As a quick primer, there are two types of exfoliation: manual and chemical. “Manual” exfoliation involves using a rough surface (e.g., loofah or sugar/salt scrubs) to remove dry/dead skin cells from your skin. You’ll need to manually scrub your skin — always taking care not to scrub too hard!

A “chemical” exfoliant involves using gentle acids that penetrate into deeper layers of your skin and don’t require scrubbing. Common chemical exfoliators often have AHAs or BHAs. When over-used or combined with retinols/retinoids, chemical exfoliants can leave your skin with redness, irritation or flaking.

We’re talking about manual exfoliation here, but you can successfully combine the two types…so I’m not claiming one approach is superior to the other. It all depends on your skin type and what you’re trying to achieve!

Get Smooth, Glowing Skin

Some benefits of using cleansing/exfoliating grains:

  • Reduce inflammation and redness
  • Minimize acne outbreaks by cleansing your pores
  • Improve skin texture by removing dead skin
  • By unclogging pores, they allow other beauty products to penetrate more deeply
  • Since you’re removing dry/dead skin, they help to brighten your face
How Often to Use Gentle Lavender-Oat Grains

These DIY grains are gentle enough to use every day for most people, if you’re careful not to scrub too hard. You should always treat your facial skin delicately, even if you don’t have sensitive skin. I like to use the grains every other day or so (about three times a week), just to be sure I’m not overdoing it.

Gentle Lavender-Oat Cleansing + Exfoliating Grains

These cleansing + exfoliating grains are simple and quick to make. Measure your ingredients and grind them to a soft sand consistency in a small spice/coffee grinder. When ready to use, add equal parts grains to equal parts water or milk and gently massage on your face.


  • 1/4 Cup Old-fashioned rolled oats

  • 1 TBSP Kaolin clay (or other cosmetic clay of choice)

  • 1 TBSP Dried Lavender

  • 1 drop essential oil, optional (Lavender, chamomile, frankincense or geranium would all be good choices.)


  • Add the oats, clay and lavender to a small spice/coffee grinder and blend for about 15 to 30 seconds. You want to get some “scrub” from the particles but don’t want them to scratch your face. When you’re done grinding, leave the cover on your grinder for a minute or two to let the particle dust settle. Pour the grains into a clean jar for storage.
  • To use the grains, combine 1 tsp. of the grains with 1 tsp. of liquid. You can use water, canned coconut milk, almond milk — or other water or milk-based product of choice. Add one drop essential oil, if you’re using it.
  • Massage the cleansing grains onto your face, using an upward, circular motion — avoiding your eye area. Rinse the grains off with warm water and a facecloth.
  • Apply toner and/or moisturizer, as desired.


  • See my tips below to minimize the mess when using the cleansing/exfoliating grains.

Helpful Tips to Minimize the Mess:

There’s no way around it — putting ground oats, clay and lavender on your face is going to be a bit messy. One tip is to be sure you’re leaning over the sink and keep your tap water running so that any wayward grains are quickly washed down the drain. [I know this flies in the face of conserving water — but once in a while, it’s okay in the name of beauty, right?]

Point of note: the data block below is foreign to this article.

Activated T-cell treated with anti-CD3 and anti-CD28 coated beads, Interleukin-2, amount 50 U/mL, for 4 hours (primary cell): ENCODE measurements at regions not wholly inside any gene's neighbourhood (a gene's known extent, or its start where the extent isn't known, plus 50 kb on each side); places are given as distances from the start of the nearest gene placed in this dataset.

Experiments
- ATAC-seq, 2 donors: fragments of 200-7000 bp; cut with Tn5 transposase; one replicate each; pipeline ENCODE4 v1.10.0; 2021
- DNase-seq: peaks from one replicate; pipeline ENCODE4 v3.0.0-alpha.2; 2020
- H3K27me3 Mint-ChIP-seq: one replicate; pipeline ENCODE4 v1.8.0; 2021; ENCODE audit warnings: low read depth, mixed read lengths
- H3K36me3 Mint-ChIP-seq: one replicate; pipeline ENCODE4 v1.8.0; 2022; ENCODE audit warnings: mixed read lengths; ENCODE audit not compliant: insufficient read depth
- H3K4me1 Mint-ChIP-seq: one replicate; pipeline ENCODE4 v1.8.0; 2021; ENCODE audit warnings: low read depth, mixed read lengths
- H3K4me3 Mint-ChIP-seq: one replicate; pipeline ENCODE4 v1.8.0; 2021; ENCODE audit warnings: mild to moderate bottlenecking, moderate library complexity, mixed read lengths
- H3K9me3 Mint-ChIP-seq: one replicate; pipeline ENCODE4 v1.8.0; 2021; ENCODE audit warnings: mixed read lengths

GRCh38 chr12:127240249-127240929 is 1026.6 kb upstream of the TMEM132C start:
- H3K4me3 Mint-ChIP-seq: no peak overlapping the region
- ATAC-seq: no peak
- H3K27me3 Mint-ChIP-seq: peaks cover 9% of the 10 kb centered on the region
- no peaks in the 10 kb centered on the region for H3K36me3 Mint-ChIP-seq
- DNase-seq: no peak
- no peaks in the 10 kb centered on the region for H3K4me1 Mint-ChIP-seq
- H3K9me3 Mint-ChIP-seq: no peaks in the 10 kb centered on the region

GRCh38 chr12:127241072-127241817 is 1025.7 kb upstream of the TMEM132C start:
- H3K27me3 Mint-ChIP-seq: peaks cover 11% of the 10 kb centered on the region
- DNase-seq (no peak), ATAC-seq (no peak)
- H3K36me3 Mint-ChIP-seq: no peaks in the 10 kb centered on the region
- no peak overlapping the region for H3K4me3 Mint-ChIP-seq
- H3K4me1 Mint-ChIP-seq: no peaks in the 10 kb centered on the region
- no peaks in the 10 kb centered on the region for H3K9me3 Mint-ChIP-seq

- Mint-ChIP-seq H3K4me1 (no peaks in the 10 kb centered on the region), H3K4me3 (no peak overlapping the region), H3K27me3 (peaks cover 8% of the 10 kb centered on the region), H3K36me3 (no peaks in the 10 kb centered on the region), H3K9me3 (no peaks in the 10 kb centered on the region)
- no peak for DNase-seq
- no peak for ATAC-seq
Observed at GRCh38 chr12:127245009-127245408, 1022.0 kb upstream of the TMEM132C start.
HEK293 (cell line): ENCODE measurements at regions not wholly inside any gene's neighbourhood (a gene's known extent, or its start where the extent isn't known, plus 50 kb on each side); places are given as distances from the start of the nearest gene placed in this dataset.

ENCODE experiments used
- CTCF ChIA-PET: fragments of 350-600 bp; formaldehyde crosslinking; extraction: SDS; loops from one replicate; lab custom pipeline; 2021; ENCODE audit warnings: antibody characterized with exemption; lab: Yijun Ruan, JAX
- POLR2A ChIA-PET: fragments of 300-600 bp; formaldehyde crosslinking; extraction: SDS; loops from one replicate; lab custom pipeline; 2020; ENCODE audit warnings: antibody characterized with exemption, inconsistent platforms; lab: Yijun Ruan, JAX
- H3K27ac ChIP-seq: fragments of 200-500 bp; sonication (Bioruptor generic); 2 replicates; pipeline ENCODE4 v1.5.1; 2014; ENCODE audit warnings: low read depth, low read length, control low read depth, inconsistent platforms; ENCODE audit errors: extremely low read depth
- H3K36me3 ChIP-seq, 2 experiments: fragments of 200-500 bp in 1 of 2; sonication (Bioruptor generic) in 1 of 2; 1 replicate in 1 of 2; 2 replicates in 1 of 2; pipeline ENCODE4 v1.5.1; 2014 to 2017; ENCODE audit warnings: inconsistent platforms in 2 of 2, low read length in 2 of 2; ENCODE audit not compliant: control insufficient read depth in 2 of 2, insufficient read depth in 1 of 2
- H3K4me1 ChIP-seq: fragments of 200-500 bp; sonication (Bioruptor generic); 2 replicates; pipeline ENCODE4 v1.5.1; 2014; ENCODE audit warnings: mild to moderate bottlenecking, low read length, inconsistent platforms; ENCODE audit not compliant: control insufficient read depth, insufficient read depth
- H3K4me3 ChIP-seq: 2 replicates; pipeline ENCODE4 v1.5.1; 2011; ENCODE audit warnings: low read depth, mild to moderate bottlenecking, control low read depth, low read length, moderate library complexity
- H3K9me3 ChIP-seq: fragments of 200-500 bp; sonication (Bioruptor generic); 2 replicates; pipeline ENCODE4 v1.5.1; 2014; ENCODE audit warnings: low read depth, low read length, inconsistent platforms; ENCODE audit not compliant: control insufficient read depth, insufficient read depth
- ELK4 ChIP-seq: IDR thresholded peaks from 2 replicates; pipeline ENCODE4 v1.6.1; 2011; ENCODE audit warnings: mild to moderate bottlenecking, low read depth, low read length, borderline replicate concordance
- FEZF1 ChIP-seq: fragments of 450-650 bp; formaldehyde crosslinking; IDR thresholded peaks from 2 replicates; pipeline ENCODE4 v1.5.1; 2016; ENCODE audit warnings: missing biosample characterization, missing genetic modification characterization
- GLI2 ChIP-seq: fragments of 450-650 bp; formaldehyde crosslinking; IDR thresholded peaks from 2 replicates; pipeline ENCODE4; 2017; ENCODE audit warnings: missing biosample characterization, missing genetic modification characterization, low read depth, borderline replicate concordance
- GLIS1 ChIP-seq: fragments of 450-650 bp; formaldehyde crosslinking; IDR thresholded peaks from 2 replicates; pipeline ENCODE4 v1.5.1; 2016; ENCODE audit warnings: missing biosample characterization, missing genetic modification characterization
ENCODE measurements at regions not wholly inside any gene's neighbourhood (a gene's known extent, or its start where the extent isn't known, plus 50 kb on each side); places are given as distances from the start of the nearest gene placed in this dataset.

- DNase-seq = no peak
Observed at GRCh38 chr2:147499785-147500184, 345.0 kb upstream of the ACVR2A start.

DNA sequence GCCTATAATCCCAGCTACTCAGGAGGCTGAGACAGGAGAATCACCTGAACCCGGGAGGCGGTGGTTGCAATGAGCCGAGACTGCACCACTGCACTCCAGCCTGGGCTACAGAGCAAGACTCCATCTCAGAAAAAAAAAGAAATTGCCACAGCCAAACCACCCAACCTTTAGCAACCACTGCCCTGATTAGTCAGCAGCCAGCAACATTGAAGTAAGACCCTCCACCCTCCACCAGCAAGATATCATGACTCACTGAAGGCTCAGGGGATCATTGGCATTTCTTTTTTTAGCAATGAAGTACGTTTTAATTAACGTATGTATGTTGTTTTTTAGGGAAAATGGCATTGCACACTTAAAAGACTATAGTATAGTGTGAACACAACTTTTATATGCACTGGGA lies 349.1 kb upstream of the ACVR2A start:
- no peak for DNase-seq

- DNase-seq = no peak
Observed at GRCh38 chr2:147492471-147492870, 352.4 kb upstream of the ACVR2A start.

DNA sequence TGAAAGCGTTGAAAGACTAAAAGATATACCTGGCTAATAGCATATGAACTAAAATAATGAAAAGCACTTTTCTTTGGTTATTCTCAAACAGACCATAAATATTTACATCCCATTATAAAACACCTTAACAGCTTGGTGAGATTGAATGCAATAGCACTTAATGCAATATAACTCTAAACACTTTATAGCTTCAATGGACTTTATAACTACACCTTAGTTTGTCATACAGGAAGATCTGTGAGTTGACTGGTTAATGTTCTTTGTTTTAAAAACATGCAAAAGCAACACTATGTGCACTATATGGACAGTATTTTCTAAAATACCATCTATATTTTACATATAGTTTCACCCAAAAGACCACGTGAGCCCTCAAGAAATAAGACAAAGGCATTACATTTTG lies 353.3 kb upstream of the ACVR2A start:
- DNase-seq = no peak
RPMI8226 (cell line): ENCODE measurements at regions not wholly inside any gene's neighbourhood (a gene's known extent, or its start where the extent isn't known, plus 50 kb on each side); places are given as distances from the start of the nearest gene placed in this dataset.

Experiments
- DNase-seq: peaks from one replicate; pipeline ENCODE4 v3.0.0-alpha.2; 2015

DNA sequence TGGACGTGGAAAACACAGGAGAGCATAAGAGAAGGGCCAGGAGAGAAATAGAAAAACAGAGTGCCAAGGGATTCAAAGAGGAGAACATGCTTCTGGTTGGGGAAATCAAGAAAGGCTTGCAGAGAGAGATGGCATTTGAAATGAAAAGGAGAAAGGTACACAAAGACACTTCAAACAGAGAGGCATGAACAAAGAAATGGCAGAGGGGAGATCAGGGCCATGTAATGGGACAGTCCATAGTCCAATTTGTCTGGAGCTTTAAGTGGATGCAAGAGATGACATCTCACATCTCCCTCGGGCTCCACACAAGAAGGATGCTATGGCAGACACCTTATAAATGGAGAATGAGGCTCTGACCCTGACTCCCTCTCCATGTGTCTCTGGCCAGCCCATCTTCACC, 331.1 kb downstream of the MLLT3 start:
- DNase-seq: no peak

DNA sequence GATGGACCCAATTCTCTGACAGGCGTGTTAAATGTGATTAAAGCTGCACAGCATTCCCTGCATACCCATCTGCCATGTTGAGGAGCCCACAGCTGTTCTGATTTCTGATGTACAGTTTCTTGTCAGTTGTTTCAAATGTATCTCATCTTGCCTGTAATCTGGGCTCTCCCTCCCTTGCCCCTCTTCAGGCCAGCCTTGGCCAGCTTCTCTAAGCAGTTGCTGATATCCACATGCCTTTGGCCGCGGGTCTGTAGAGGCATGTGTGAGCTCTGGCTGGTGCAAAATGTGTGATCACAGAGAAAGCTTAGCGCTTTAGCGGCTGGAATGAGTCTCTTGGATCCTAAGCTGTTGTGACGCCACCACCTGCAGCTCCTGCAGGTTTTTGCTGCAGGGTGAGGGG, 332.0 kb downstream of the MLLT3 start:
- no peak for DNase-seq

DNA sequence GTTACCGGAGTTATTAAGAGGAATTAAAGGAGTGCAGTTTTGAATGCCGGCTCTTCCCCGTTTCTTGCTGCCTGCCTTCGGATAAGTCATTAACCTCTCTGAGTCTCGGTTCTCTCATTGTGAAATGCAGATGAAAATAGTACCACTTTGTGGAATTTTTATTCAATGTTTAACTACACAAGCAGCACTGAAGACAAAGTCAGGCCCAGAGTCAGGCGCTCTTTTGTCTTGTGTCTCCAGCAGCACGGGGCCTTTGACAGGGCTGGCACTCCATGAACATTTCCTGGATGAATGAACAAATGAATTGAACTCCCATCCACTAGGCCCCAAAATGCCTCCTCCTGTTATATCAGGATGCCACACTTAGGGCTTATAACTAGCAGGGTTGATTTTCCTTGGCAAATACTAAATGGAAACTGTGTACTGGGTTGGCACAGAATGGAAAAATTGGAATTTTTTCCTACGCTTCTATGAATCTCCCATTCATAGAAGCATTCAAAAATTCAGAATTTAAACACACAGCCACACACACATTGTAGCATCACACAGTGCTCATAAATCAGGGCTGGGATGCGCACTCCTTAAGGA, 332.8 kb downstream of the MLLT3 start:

You can also mix the grains with raw honey instead of a liquid. I did this with equally good results. Be sure to use raw honey since it has more skin-loving enzymes than the regular honey found at your grocery store. I found adding a touch of water to the honey helped to make the mixture more spreadable.

You could try using the grains in the shower, where they will wash down the drain with no issue. The only caveat here is that you don’t want to introduce water into the jar since we haven’t added a preservative and over time, fungus and bacteria could grow in the mix.

One fun idea is to store your grains in a container with a shaker lid. Wet your hands really well, shake out some grains onto your fingertips and massage into your face. Doing it this way, you’ll be “estimating” how much of the mix to use — but it saves a bowl and stirring spoon. I’ve tried it this way and it works great!

So that’s it for today. The ingredients for my simple Lavender-Oat Cleansing + Exfoliating Grains are easy to find, affordable — and most important of all, they really work to brighten and smooth your skin.

Lavender buds

Did you make my DIY Cleansing + Exfoliating Grains? Please leave a comment to let me know how they worked. And if you have any questions, don’t hesitate to ask.

I am not a licensed nutritionist, medical professional or cosmetics expert. The information provided on Honest + Simple is for general informational purposes only. The statements on this website have not been evaluated by the Food + Drug Administration and are not intended to treat, prevent or cure any disease. Before making decisions about your health or other concerns, please consult a qualified professional and do not rely on this website for medical advice.